The Iconic Burger

As Father's Day nears, grilling season is upon us. And just in time, our good friend and one of America's favorite cooks, Rachael Ray, has come out with her 20th cookbook, The Book of Burger. Her first single topic book covers in over 300 recipes "burger and his buddies -- dogs, sandwiches, and sides." What better choice of subject? As Rachael puts it, "Burgers are iconic because they say who we are. Everyone is included. You can afford this. It's a moveable feast." Ain't that the truth? Travel across America, and everywhere you go, you'll find stops you have to make on the iconic food pilgrimage: Louis' Lunch in New Haven to taste the original burger, according to local lore; Hot Dog Johnny's in Buttzville, New Jersey, for a chili dog with a birch beer in a frosted mug; and you can't go to the Jersey Shore without having a Taylor Pork Roll sandwich. And I'm not even out of the Northeast!

You can find your way across this country using burger joints
the way a navigator uses stars.
Charles Kuralt

As kids growing up in Scranton, Pennsylvania, we enjoyed burgers two ways: in the backyard on the grill, or at the local diner, coffee shop, or drive in. At home, everyone had their own preferred way to cook them. My dad ate his seared and blue; my mom liked hers well done. Condiment additions were crucial. It was all about the meat then. There is something about a classic beef hamburger that satisfies the human animal -- that charbroiled meat from the fire. It's been immortalized in American film and television. Who can forget Arnold's burger joint in Happy Days or The Olympia Diner on Saturday Night Live with John Belushi behind the counter? There was only one offering available to the customers there:

Cheeseburga, cheeseburga, cheeseburga. John Belushi

Today there is every kind of burger available -- Kobe beef, pork, salmon, tuna, turkey, chicken, veggie, and grain, to name a few. Rachael features them and others in The Book of Burger: a Wellington Burger with steak and pate; Cuban Patty Melts with yellow mustard slaw; and a Spanikopita chicken burger with spinach and feta. Plus there are all kinds of hot dogs and sloppy sandwiches. Even homemade pickles. And since Rachael has been hosting the Burger Bash at the South Beach and New York Food and Wine Festivals for years, she includes the winning burger recipes from famous chefs. As Rachael points out, "Great food has hit the streets, and in this economy, the top chefs have brought their food to the people."


Photograph by Romulo Yanes

I think that one of the biggest innovations of the day is the rise of the small burger, the now ubiquitous SLIDER. Once found only at cocktail parties and fancy bars, today you can get slider patties and rolls in your local supermarket. They are the perfect size for eating in combination with other favorite foods. This Father's Day weekend, most Americans will pull out the grill at some point. And we all know that Dads love burgers. With sliders, you can make a few different kinds easily. I personally love being able to have a slider, a dog and a sausage sandwich! And here's some great news: Rachael said that she is planning to open a slider bar with specialty fountain drinks and Bloody Mary flights on Sundays. I, for one, can't wait. The plan is to open in New York, and eventually move to several cities. Now that would make Charles Kuralt happy!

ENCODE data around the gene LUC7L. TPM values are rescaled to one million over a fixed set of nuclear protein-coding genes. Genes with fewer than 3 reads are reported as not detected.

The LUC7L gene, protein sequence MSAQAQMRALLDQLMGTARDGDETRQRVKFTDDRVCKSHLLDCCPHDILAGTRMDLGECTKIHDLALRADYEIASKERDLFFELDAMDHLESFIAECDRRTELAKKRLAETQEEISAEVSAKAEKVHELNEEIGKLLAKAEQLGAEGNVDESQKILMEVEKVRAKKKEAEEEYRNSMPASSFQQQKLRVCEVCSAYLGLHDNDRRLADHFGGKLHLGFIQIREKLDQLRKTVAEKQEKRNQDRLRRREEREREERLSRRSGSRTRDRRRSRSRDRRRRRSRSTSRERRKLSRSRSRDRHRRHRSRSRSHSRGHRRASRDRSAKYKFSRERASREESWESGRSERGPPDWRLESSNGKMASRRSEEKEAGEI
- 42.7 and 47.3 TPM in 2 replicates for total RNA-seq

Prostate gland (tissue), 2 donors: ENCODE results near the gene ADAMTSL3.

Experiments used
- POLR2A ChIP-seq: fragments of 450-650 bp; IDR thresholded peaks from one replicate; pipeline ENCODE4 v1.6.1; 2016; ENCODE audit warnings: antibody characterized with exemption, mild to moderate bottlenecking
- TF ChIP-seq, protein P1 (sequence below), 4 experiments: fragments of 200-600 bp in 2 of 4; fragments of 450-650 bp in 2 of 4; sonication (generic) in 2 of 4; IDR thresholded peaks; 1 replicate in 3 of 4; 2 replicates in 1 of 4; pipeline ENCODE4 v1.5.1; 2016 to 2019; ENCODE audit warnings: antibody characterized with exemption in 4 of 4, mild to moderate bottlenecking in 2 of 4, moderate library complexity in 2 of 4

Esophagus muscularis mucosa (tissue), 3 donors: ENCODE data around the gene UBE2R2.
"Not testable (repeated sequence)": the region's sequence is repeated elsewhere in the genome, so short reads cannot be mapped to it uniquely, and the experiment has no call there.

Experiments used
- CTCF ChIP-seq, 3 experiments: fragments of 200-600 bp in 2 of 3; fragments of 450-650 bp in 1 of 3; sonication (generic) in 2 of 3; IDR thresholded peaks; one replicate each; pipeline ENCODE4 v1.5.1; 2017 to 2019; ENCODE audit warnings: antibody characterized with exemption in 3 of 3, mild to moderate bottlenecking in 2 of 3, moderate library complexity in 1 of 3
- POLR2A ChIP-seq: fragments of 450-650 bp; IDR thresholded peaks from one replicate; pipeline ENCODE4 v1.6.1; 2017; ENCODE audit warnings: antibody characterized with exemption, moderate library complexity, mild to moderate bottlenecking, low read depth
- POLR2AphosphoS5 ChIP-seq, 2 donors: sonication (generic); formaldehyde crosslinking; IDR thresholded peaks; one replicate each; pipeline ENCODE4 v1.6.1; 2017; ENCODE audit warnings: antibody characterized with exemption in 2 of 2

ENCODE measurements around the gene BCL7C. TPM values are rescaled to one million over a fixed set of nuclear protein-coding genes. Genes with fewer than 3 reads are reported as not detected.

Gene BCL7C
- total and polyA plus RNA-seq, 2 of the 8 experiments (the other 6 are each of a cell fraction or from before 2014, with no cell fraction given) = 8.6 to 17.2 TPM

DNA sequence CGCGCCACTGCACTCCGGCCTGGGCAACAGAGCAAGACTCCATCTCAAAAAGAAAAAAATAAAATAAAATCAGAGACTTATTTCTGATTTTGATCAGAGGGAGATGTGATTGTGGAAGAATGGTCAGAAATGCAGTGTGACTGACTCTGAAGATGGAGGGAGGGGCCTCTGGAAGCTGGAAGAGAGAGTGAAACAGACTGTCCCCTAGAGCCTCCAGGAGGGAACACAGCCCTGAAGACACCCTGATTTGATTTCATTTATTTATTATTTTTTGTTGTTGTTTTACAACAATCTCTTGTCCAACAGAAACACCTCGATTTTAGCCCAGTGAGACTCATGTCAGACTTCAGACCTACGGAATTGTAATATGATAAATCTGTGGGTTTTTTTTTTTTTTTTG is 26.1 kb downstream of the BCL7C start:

To help with your menu planning for Father's Day, Rachael is sharing a recipe from The Book of Burger with us. It's a 5- Spice Burger with Warm Moo Shu Slaw. It's the perfect twist on your favorite Mu Shu Pork or Chicken, served up on a bun. Enjoy, and Happy Father's Day to all of you Dads, Grandfathers, and Fathers-to-be!


Photograph by Romulo Yanes


Serves 4


1 1⁄2 pounds ground pork or chicken
1 teaspoon Chinese 5-spice powder
2 cloves garlic, grated or
1-inch piece fresh ginger, peeled and grated or minced
2 scallions, whites and greens, finely chopped
3 tablespoons tamari or soy sauce
Vegetable oil, for drizzling

2 tablespoons vegetable oil
12 fresh shiitake mushrooms, stems discarded, caps thinly sliced
1⁄3 to 1⁄2 pound cabbage, such as napa or Savoy, shredded
2 or 3 scallions, whites and greens, thinly sliced on an angle
3 tablespoons hoisin sauce
4 cornmeal-dusted or sesame kaiser rolls, split and lightly toasted

Make the burgers: In a large bowl, combine the pork or chicken, 5-spice powder, garlic, ginger, scallions, tamari, and a drizzle of oil; mix thoroughly. Score the mixture into 4 equal portions and form them into patties slightly thinner at the center than at the edges for even cooking and to ensure a !at surface burgers plump as they cook). Drizzle the patties with oil.

Heat a large nonstick skillet or grill pan over medium high heat. Cook the burgers, flipping once, 10 to 12 minutes, or until the juices run clear.

While the burgers are cooking, make the slaw: Heat the oil, 2 turns of the pan, in a nonstick skillet over high heat. Cook the shiitakes 2 minutes. Add the cabbage and stir-fry 3 minutes. Add the scallions and hoisin sauce, toss to combine, and remove from the heat.

Place the burgers on the roll bottoms and pile high with slaw. Set the roll tops in place.

Copyright © 2012 by Rachael Ray from THE BOOK OF BURGER published by Atria Books, a division of Simon & Schuster, Inc.

This recipe and many other family favorites are available on Stop by and become part of this grass roots global food community!

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